Here’s a little secret that not many people know. Derbyshire is home to one of England’s finest medieval attractions, Bolsover Castle. This place is not just a haven for time travellers, it’s also a great day out for families, as we discovered last Saturday. Despite quizzing my friends and neighbours in the village, it transpired that everyone has heard of Bolsover Castle but no one has been. Equipped with information provided by the site’s mangers, English Heritage, and a postcode for Tobias (our very posh SatNav speaker) we set out to conquer Bolsover. A 40 minutes drive from our home, and we began to see the majestic Castle towering down onto the village of Bolsover. This place has not one but two castles (well one fortress ruin and a Duke’s show home) to explore at your leisure. Our children loved the freedom of Bolsover Castle. Running from building to building and room to room they played hide and seek and re-enacted dungeons and dragons themes. They were in paradise, and we were happy to see them enchanted with this wonderful monument. They built mini castles and dressed up as Cavaliers in The Discovery Centre as well as marvelling at the displays of swordsmanship from the performing knights. We ate our picnic in the grounds, spent more than one penny in the sparkling clean toilets and where very tempted with the play swords from the shop. At a very reasonable price of just over £7 per adult for entry, we will be sure to return, especially as we discovered a CAMRA pub located just five minutes away. The Arkwright Arms may be a little tired in places yet you can’t fault the range of ales on offer or the dragon and shoe-house slides. The children once again surprised us with their endless energy to enjoy themselves by spending a good hour happily playing in the pub’s beer garden. Close the draw bridges Bolsover Castle, you’ve not seen the last of us.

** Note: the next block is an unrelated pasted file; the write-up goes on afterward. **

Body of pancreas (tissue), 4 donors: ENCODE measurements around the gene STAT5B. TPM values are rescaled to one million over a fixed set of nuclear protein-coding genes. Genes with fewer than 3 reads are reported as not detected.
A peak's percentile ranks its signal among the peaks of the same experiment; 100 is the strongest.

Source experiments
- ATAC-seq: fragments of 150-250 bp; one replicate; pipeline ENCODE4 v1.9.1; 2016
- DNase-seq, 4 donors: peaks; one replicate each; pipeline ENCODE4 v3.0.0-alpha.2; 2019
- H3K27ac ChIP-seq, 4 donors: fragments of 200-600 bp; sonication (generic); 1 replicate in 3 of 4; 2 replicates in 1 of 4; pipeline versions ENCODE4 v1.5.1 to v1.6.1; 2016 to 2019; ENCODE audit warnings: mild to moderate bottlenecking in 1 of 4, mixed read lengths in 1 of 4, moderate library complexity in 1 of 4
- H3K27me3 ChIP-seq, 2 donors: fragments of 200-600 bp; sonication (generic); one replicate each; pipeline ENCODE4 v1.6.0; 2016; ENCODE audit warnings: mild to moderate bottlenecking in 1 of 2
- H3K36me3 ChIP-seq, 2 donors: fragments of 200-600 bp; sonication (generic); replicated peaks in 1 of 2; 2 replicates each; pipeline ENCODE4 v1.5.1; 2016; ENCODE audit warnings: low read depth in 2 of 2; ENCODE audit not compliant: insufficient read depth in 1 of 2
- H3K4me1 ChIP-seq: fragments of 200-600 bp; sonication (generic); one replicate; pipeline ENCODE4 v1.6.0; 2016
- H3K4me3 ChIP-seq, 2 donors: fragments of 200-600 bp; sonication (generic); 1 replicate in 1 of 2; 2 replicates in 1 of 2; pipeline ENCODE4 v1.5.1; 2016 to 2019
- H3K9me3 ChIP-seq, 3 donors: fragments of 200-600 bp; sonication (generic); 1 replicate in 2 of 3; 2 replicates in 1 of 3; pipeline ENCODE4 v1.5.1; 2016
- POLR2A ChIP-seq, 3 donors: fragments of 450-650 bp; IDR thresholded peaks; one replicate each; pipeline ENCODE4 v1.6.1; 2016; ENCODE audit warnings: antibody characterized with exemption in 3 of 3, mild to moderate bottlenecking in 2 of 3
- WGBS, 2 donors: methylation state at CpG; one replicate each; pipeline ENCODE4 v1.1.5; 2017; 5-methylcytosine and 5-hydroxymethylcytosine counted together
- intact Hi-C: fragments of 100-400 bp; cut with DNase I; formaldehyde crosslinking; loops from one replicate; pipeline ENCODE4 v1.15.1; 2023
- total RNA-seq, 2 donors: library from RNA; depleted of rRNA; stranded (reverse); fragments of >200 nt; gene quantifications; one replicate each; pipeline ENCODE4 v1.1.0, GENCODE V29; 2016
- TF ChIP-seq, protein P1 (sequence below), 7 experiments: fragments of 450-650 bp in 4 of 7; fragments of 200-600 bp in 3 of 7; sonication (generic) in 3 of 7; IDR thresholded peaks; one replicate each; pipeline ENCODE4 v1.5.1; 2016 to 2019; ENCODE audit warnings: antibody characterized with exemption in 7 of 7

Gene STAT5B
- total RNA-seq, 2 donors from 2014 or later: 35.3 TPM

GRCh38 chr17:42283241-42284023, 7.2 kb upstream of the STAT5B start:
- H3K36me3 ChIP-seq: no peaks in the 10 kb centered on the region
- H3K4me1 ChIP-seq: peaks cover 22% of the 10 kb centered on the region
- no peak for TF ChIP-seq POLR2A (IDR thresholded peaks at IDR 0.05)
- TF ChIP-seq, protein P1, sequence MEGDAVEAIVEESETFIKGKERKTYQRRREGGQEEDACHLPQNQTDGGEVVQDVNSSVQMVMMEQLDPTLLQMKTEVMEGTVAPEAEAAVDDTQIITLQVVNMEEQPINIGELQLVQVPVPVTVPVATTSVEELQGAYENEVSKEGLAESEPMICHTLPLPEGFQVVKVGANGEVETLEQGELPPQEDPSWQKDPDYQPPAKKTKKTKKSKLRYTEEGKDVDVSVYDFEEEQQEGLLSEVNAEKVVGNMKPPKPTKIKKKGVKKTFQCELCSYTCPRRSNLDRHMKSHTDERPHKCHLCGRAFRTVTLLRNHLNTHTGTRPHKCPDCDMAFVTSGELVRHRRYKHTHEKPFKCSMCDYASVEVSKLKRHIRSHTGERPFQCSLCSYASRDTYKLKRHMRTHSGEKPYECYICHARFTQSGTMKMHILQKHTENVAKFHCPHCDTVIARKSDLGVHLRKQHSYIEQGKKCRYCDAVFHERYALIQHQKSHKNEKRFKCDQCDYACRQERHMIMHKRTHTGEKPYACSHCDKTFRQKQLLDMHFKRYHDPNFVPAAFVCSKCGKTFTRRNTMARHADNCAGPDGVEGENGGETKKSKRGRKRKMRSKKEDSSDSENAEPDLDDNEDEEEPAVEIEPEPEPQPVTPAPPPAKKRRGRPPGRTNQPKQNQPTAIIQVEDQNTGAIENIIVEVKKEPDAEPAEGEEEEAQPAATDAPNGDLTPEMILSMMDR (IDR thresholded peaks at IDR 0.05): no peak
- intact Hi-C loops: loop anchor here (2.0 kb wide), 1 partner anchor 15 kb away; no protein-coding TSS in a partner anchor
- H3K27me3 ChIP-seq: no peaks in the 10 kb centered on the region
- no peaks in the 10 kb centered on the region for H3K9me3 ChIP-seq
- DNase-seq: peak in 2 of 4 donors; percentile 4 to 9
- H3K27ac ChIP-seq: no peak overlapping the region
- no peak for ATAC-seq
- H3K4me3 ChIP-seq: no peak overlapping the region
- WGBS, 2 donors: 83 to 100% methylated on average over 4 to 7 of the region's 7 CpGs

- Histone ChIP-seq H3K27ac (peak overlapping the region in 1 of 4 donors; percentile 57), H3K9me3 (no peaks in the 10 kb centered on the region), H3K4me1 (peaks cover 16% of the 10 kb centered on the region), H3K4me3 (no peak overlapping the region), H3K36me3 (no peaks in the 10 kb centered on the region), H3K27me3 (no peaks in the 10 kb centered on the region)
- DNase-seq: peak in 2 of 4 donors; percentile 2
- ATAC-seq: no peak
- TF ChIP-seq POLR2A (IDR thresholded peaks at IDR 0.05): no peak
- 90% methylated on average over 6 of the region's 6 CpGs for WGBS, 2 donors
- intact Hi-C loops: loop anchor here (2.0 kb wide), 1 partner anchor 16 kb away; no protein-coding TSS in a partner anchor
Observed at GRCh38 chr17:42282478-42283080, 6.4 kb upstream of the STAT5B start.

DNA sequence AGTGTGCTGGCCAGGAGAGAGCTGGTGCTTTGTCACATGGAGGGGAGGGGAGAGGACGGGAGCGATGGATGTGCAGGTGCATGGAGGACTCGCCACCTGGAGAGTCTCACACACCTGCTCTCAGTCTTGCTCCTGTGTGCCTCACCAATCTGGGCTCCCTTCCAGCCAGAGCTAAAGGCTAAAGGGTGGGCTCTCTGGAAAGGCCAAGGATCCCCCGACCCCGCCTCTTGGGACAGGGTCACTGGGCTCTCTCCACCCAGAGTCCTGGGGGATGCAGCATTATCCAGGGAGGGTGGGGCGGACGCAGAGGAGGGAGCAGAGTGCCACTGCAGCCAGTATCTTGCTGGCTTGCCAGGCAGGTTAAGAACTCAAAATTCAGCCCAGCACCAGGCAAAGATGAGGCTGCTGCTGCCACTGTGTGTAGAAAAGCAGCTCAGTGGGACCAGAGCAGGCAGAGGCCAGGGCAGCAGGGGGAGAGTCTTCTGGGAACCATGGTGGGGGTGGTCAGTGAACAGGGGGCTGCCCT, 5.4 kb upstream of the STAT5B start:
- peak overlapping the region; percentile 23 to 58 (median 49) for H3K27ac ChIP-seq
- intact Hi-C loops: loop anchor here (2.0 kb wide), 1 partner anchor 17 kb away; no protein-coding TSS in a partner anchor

Tuesday, 17 May 2011
Is it just the curse of Chinley Chuckles or has the weather put a damper on my enthusiasm to become listed on Intervac? After spring cleaning the bedroom and photographing them, I’ve now come to a complete standstill. Part of my trouble is that I’m torn between looking for a job (yes that saga continues), general mother duties, and planning the forthcoming camping holiday to Bournemouth. Perhaps the truth is that our home needs more than just a quick dust and hoover for our listing on Intervac. Have other houseswappers experienced this problem before, I’d love to know your thoughts.
In an attempt to get motivated, I’ve put together a quick summary of items or jobs that I believe myself and other potential house swappers need to consider.
- Soul searching